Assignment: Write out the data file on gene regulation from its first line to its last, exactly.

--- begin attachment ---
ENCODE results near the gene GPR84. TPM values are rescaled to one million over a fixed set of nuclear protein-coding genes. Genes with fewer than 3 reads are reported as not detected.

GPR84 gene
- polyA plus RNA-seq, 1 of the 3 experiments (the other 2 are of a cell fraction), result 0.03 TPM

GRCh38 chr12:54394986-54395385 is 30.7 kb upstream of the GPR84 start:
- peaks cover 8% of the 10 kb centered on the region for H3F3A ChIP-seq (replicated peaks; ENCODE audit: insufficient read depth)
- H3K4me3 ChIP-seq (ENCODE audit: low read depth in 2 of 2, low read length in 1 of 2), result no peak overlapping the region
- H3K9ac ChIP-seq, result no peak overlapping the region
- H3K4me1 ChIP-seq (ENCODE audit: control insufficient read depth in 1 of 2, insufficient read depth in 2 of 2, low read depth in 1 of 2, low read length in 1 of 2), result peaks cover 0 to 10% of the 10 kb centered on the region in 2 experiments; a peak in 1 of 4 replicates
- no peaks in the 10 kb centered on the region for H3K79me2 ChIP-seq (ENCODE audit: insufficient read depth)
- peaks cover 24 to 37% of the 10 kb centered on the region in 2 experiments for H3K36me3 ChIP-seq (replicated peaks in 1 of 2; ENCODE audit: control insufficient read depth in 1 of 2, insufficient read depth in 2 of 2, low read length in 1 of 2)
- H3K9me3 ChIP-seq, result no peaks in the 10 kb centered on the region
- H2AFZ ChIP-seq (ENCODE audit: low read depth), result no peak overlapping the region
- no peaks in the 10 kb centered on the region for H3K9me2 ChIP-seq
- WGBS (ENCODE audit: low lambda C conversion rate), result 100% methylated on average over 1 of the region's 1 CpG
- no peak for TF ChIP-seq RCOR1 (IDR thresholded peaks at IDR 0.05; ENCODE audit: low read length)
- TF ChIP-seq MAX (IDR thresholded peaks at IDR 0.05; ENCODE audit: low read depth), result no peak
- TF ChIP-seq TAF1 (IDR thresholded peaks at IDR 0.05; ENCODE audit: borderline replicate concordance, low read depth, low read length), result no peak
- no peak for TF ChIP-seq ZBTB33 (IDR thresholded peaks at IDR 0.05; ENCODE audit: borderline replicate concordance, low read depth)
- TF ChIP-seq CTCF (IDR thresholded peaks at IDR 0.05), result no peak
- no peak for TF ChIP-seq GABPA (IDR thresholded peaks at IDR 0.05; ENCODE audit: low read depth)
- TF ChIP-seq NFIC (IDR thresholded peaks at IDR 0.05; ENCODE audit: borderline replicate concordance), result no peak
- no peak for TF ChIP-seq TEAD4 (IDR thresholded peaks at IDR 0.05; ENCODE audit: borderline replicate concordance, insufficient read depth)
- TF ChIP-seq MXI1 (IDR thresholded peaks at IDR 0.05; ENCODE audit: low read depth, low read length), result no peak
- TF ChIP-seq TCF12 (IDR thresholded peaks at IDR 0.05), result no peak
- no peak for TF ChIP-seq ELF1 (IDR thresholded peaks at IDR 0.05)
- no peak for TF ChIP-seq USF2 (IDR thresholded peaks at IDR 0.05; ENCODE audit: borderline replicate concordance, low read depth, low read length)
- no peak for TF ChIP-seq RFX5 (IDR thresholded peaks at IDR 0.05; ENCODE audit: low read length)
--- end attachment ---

ENCODE results near the gene GPR84. TPM values are rescaled to one million over a fixed set of nuclear protein-coding genes. Genes with fewer than 3 reads are reported as not detected.

GPR84 gene
- polyA plus RNA-seq, 1 of the 3 experiments (the other 2 are of a cell fraction), result 0.03 TPM

GRCh38 chr12:54394986-54395385 is 30.7 kb upstream of the GPR84 start:
- peaks cover 8% of the 10 kb centered on the region for H3F3A ChIP-seq (replicated peaks; ENCODE audit: insufficient read depth)
- H3K4me3 ChIP-seq (ENCODE audit: low read depth in 2 of 2, low read length in 1 of 2), result no peak overlapping the region
- H3K9ac ChIP-seq, result no peak overlapping the region
- H3K4me1 ChIP-seq (ENCODE audit: control insufficient read depth in 1 of 2, insufficient read depth in 2 of 2, low read depth in 1 of 2, low read length in 1 of 2), result peaks cover 0 to 10% of the 10 kb centered on the region in 2 experiments; a peak in 1 of 4 replicates
- no peaks in the 10 kb centered on the region for H3K79me2 ChIP-seq (ENCODE audit: insufficient read depth)
- peaks cover 24 to 37% of the 10 kb centered on the region in 2 experiments for H3K36me3 ChIP-seq (replicated peaks in 1 of 2; ENCODE audit: control insufficient read depth in 1 of 2, insufficient read depth in 2 of 2, low read length in 1 of 2)
- H3K9me3 ChIP-seq, result no peaks in the 10 kb centered on the region
- H2AFZ ChIP-seq (ENCODE audit: low read depth), result no peak overlapping the region
- no peaks in the 10 kb centered on the region for H3K9me2 ChIP-seq
- WGBS (ENCODE audit: low lambda C conversion rate), result 100% methylated on average over 1 of the region's 1 CpG
- no peak for TF ChIP-seq RCOR1 (IDR thresholded peaks at IDR 0.05; ENCODE audit: low read length)
- TF ChIP-seq MAX (IDR thresholded peaks at IDR 0.05; ENCODE audit: low read depth), result no peak
- TF ChIP-seq TAF1 (IDR thresholded peaks at IDR 0.05; ENCODE audit: borderline replicate concordance, low read depth, low read length), result no peak
- no peak for TF ChIP-seq ZBTB33 (IDR thresholded peaks at IDR 0.05; ENCODE audit: borderline replicate concordance, low read depth)
- TF ChIP-seq CTCF (IDR thresholded peaks at IDR 0.05), result no peak
- no peak for TF ChIP-seq GABPA (IDR thresholded peaks at IDR 0.05; ENCODE audit: low read depth)
- TF ChIP-seq NFIC (IDR thresholded peaks at IDR 0.05; ENCODE audit: borderline replicate concordance), result no peak
- no peak for TF ChIP-seq TEAD4 (IDR thresholded peaks at IDR 0.05; ENCODE audit: borderline replicate concordance, insufficient read depth)
- TF ChIP-seq MXI1 (IDR thresholded peaks at IDR 0.05; ENCODE audit: low read depth, low read length), result no peak
- TF ChIP-seq TCF12 (IDR thresholded peaks at IDR 0.05), result no peak
- no peak for TF ChIP-seq ELF1 (IDR thresholded peaks at IDR 0.05)
- no peak for TF ChIP-seq USF2 (IDR thresholded peaks at IDR 0.05; ENCODE audit: borderline replicate concordance, low read depth, low read length)
- no peak for TF ChIP-seq RFX5 (IDR thresholded peaks at IDR 0.05; ENCODE audit: low read length)